We were standing in line, shivering. The sky was cigarette smoke-stained, like the ceiling of an old pub, and the mid-December sun was wearing a balaclava. The road behind us was anxious, bracing itself for the oncoming school run and rush-hour pounding.
“Surely this has got to be the biggest waste of life,” I said.
“What, queueing? Oi, we’re British, I’ll have you know that we are the most accomplished queuers in the world. I think some of us secretly enjoy–“
“No, not queuing in general, I mean this. Surely the most ridiculous way to waste one’s finite hours is standing around like a fucking lemon in the freezing cold waiting for the groundskeeper to come along and unlock the cemetery gates.”
“Haha, yeah, it’s like we’re waiting to go somewhere that we’re going to go to eventually anyway.”
“No, it’s just stupid.”
More people joined the queue.
“He’s got the right idea, look, he’s got a fucking flask of hot tea! Look!” you said.
“He’s obviously a seasoned cemetery-goer, we’re just rookies.”
“Yeah, we’re just amateur mourners.”
“I need to roll a cig but I don’t want to take my gloves off.”
“I’ll do it for ya, hang on.”
“Here, what time do you reckon that old dear who sells flowers here starts work?”
“Not at 0700 hours in the middle of winter, that’s for fucking sure.”
Then an old boy behind us piped up and said,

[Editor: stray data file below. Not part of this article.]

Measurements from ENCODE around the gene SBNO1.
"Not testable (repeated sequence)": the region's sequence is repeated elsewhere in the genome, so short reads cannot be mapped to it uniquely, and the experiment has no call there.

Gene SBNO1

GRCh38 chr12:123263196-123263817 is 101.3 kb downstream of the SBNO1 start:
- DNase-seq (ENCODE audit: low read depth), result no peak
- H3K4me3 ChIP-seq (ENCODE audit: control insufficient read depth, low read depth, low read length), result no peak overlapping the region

“The old dear that you’re referring to passed away a fortnight back. She sold flowers here for over 40 years, God rest her soul.”
“Oh shit, sorry, that’s terrible. Is she buried in there then, seeing as she worked here for so long?” you said, waving my half-rolled cigarette towards the land beyond the gates.
“No. Wood Green.”
We smoked in silence, looking at the empty deck chair by the gate where the old dear used to sit when it was sunny, reading her TV magazine and waving people in and out. In the winter she sat in her car with the radio turned up really loud until somebody knocked on the window to purchase some bedraggled carnations.
“Come ON, where the fuck is John, if he’s not here in the next 2 minutes I’m going to get the bolt cutters from my van.”
“I feel like I’m queueing for a nightclub, except this place don’t do drinks deals and the atmosphere’s dead. Geddit? DEAD. HA.”
We decided to huddle like penguins but my hands were so numb that I dropped my rollie in the snow and you called me a knobhead because that was your last filter.
Then the old boy behind us suddenly became part of the penguin huddle and said, very slowly and very seriously,
“Don’t you find it incredible that someone somewhere in the world, on this planet, at this precise moment in time is making bread from scratch?”
“Yes, right now. Making bread. Somewhere. Remarkable isn’t it?”
I could see an insensitive joke about bread and brown bread and being dead forming in your brain and before you could process it I said,
And then John the caretaker appeared with his inordinate set of keys and you said, “Thank fuck for that,” and we ran away from the Bread Man and the Dear Dead Old Flower Lady and into the arms of everyone’s future.